First, we want to dedicate this piece to Gerald Kaufman.
Gerald served his community and country for decades; helping people and causes at home and abroad; including his brave battle for Palestinian justice.
This is a by-election no one wanted.
However, in the wake of the “Soft Coup,” Manchester Gorton provides an opportunity. An opportunity to mobilise one of the largest non-voting blocks in the country. A fight for credibility.
Previously, we analysed the Copeland and Stoke by-elections, showing the impact of non-voters and mitigating circumstances.
Without the unique characteristics of Copeland’s nuclear industry, Storm Dorris, or the Brexit stronghold of Stoke, Manchester Gorton should provide a clear indicator of how Labour is viewed in its traditional heartlands.
But, before we enter “full campaign mode,” we need a brief analysis of voter demographics and campaign opportunities.
Similar to the Stoke and Copeland by-elections, we have calculated non-voter/social media impact, below.
Electorate (2015): 72,950 (42,019 turnout * 100 / 57.6% (turnout percentage))
All votes missed: 30,931 (72,950 – 42,019)
Demographic of eligible vote (2015): Under-34s (49%), 35-54 (31%), 55-64 (9%), 65+ ((11%) (65-74 (6%), Over-75 (5%)).
Social media usage by national demographic (2014/15): Under-34s (44%). 35-54s (33%). 55-64 (11%). 65+ (4%).
We can now divide the total missed votes by eligible votes, then multiply this by social media usage:
Under 34s: 30,931 / 49% = 15,156 * 44% = 6,669 non-voting social media users.
35-54: 30,931 / 31% = 9,589 * 33% = 3,164 non-voting social media users.
55-64: 30,931 / 9% = 2,784 * 11% = 306 non-voting social media users.
65+: 30,931 / 11% = 3,402 * 4% = 136 non-voting social media users.
Over 10,000 non-voters in Manchester Gorton could have been reached by effective social media campaigning, (GE 2015).
In total, 3,435 (51.5%) of the 6,669 non-voting under-34 year-olds were contactable via Twitter and Instagram alone. Additionally, 918 35-54 year-olds could have been reached by the same methods.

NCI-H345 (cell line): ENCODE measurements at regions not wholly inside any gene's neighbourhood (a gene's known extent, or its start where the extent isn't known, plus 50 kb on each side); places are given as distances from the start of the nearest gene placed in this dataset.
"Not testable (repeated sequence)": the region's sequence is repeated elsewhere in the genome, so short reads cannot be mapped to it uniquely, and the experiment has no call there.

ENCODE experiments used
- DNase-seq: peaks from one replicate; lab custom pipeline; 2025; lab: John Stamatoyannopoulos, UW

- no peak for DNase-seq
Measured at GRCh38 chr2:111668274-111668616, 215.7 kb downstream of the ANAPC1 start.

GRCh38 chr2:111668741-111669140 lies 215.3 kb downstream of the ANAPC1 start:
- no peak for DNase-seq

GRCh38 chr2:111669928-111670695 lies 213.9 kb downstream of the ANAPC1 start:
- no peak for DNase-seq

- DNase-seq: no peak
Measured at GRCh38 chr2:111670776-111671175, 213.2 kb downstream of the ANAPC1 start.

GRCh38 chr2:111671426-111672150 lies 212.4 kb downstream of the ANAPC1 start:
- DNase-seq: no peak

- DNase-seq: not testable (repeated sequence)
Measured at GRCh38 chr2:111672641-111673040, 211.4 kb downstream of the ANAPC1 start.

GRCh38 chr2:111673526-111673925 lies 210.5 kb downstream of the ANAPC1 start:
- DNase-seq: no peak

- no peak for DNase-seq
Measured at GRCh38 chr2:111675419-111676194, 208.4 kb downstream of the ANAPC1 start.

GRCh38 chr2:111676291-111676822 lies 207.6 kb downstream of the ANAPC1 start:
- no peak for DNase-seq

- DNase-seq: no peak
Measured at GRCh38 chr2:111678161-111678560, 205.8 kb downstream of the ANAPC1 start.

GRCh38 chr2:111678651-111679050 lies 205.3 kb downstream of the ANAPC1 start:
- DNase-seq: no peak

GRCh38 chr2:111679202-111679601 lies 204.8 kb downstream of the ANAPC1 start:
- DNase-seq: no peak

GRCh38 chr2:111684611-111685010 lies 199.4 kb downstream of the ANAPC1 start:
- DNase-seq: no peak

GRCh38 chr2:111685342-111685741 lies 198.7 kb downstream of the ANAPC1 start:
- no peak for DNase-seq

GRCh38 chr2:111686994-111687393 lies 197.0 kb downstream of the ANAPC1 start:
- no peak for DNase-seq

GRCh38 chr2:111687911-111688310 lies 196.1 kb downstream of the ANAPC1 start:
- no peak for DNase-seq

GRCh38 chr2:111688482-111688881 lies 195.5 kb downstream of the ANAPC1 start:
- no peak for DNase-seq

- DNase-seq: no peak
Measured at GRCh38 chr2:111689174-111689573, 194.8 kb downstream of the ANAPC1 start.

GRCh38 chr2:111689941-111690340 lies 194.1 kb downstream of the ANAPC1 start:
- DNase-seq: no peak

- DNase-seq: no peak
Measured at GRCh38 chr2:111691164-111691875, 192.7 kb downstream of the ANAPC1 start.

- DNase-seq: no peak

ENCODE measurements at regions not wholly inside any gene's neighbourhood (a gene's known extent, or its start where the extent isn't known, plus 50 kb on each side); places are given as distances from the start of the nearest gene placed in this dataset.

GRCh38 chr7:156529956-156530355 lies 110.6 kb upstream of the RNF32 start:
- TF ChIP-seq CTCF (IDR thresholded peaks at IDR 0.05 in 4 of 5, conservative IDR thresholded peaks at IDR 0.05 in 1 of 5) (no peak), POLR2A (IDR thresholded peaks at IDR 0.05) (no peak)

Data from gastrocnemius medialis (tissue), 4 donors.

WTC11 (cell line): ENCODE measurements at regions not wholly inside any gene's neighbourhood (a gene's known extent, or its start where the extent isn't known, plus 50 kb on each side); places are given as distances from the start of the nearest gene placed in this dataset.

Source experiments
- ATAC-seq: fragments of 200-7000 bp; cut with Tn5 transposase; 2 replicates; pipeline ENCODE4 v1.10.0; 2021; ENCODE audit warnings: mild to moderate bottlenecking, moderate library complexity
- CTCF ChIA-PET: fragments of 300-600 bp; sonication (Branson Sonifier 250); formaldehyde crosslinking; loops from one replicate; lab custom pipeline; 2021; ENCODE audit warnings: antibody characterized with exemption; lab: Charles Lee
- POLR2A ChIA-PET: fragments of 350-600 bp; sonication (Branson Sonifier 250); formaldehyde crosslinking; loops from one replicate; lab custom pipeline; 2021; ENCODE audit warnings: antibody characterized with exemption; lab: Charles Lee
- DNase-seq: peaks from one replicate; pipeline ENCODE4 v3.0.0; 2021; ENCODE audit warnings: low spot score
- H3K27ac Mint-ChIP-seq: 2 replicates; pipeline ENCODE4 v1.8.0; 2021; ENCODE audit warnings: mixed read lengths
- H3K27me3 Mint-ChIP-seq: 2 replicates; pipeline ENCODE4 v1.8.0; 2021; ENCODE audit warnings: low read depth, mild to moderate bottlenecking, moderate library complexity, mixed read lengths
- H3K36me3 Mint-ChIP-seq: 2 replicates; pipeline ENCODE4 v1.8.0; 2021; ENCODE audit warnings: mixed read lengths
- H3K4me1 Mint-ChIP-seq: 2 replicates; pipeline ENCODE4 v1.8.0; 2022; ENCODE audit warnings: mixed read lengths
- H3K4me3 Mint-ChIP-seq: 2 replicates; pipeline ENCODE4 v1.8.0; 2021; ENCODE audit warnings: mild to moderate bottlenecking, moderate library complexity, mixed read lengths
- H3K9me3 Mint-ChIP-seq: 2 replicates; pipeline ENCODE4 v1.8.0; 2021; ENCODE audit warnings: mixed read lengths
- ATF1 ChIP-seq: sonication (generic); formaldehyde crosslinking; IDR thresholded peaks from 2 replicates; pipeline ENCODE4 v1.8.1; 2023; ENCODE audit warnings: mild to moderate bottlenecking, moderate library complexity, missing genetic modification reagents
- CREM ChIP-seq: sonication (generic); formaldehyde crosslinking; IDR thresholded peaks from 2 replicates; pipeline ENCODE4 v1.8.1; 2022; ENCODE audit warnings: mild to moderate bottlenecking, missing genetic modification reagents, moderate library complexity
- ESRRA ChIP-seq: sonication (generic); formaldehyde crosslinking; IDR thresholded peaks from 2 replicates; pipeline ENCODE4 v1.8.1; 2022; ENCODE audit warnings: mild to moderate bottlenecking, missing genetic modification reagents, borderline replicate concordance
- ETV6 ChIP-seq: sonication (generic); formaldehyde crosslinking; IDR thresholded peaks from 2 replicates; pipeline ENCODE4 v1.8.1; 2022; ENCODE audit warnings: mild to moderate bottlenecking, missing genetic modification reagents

37% of adult non-voters check social media several times a day, forming a dependable base of 3,800 non-voters at the last general election, with the highest-grossing posts hitting a further 32% of “once-a-day” users (3,288 non-voters in Manchester Gorton alone).
Part of Labour’s strategy should be to target under-54s via Twitter and Instagram, with a particular focus on the under-34s; the largest social-media-using block of non-voters.
Combined with effective street campaigning, increasing Labour’s majority should be easy.
A result where Labour fails to increase its majority would be more damaging than its reduced majority in Stoke – even its loss in Copeland.
Manchester Gorton is exactly the kind of constituency Labour’s election strategy targets; a constituency with the demographics required for a significant Corbyn victory.
Excluding 2015, Kaufman’s constituency suffered from reduced majorities in each of the last four elections (97 – 10), mainly down to Lib Dem breakthroughs.
However, given a current Labour majority of 24,079, a Progressive Alliance would be tokenistic at best.
Reversing a Green swing of 7% and damaging Liberal vote-shares would renew incentives for a progressive alliance and provide a new framework for marginals.
The Liberals demonstrated their power in Copeland; Labour can do the same in Manchester Gorton.
Despite its huge majority and inner-city focus; a Labour increase of less than 10% would be disappointing; requiring a significant re-think to mobilise non-voters and/or persuade current ones.
A reduced or stagnant majority in Manchester Gorton would question a policy platform favouring cultural diversity, youth and the working-class. It would lend support to the “Soft Coup,” and heap further pressure on Jeremy Corbyn.
A resounding victory would suspend challenges, dispel disunity and send a message to the country: Labour. Can. Deliver.
So let’s embrace this opportunity. Let’s work. Let’s campaign. And let’s deliver a victory Gerald – and Jeremy – can be proud of.
* Workings: 3,735 under-34s use Instagram, 3,134 under-34s use Twitter; ((3,735 + 3,134 = 6,869) / 2 (Twitter and Instagram) = average 3,435)).
823 35-54 year-olds use Instagram, 1,012 35-54 year-olds use Twitter; ((823 + 1,012 = 1,835) / 2 (Twitter and Instagram) = average 918)).